Rôle des auto-anticorps contre le fragment LG3 du perlecan dans l'insulte vasculaire lors du rejet de l'allogreffe rénale


Héloise Cardinal

Centre de recherche du CHUM


Domaine : maladies infectieuses et immunitaires

Programme chercheurs-boursiers cliniciens - Junior 1

Concours 2014-2015

For patients who suffer from kidney failure, renal transplantation is the best treatment. However, at times, the graft undergoes rejection. This rejection is more severe and harder to treat when the graft blood vessels are affected. At present time, the involvement of graft vessels can only be diagnosed with a biopsy.

A graft biopsy exposes patients to a risk of bleeding, is costly, and necessitates a short hospital stay. It would thus be useful to measure certain markers in the blood of patients to diagnose or follow-up vessel injury in case of rejection. When the graft circulation is involved, the cells that line up the interior part of the vessels die and release membrane vesicles and other proteins such as LG3, which accelerate vascular injury in animal models directly or through the production of anti-LG3 antibodies. We now wish to assess whether membrane vesicles are elevated in the blood of patients who have kidney graft rejection affecting the vessels and whether their level is associated with poor kidney graft function 1 year after the rejection episode.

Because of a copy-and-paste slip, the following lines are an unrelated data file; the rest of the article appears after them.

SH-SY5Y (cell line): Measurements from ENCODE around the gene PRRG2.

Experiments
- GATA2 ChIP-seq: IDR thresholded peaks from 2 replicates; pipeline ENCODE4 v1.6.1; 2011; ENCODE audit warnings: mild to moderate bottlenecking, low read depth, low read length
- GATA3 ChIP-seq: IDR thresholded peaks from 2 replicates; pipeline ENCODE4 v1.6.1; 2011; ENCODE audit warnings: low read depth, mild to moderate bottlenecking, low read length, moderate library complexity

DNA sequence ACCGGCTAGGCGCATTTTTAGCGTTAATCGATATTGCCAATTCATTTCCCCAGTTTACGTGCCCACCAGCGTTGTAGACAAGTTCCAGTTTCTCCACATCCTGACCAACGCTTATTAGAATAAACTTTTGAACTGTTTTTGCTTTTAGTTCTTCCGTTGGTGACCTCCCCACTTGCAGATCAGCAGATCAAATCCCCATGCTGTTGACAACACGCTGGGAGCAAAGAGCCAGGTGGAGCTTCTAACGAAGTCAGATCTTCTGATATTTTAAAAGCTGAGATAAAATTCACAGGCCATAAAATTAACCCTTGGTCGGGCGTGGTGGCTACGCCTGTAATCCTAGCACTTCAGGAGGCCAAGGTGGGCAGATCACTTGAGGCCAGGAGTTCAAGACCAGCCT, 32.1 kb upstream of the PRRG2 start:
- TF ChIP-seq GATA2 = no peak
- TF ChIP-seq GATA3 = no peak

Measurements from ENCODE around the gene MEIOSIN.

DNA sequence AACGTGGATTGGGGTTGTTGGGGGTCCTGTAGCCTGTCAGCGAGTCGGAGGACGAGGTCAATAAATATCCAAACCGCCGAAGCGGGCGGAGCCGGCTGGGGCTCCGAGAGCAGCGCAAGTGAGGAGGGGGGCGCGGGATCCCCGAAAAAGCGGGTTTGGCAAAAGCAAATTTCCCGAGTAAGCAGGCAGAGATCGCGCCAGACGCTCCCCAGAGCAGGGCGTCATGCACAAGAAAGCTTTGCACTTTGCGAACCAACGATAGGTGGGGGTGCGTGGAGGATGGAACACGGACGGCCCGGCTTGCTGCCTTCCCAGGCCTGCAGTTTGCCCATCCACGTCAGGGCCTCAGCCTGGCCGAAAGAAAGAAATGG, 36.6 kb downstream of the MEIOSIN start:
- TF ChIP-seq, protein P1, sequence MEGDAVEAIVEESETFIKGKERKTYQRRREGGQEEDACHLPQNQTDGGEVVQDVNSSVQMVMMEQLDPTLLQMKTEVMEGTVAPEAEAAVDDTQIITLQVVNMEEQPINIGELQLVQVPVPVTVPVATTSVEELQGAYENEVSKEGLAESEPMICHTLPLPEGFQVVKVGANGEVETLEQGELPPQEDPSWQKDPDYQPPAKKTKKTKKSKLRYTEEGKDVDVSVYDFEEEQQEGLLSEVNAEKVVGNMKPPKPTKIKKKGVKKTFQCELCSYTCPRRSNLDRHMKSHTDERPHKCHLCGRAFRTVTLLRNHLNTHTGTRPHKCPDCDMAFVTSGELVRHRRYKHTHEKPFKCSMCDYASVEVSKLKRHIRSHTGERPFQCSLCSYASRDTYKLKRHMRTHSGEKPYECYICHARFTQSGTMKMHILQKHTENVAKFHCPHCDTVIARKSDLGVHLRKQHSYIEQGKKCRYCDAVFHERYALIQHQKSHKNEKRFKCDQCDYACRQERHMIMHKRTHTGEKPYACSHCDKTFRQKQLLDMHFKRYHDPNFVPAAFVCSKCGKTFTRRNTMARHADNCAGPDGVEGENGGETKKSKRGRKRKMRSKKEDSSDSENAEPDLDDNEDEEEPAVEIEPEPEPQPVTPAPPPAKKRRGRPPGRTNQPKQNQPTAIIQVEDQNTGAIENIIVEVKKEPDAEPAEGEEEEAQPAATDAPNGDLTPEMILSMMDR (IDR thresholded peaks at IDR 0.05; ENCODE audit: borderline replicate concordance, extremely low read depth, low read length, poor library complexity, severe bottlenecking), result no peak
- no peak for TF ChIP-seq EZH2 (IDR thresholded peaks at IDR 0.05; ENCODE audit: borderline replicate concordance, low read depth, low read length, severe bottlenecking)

In patients with rejection, we want to assess if, and under what circumstances, anti-LG3 antibodies are associated with poor graft outcome. We will also evaluate whether pre-transplant anti-LG3 measurement could help predict which patients are at increased risk of having rejection affecting the vessels. To this end, we will measure membrane vesicles, LG3 and anti-LG3 in the plasma of kidney transplant recipients who participated in the University of Montreal and University of Manitoba Renal Transplant Biobanks since 1999 and correlate their levels with clinical outcomes.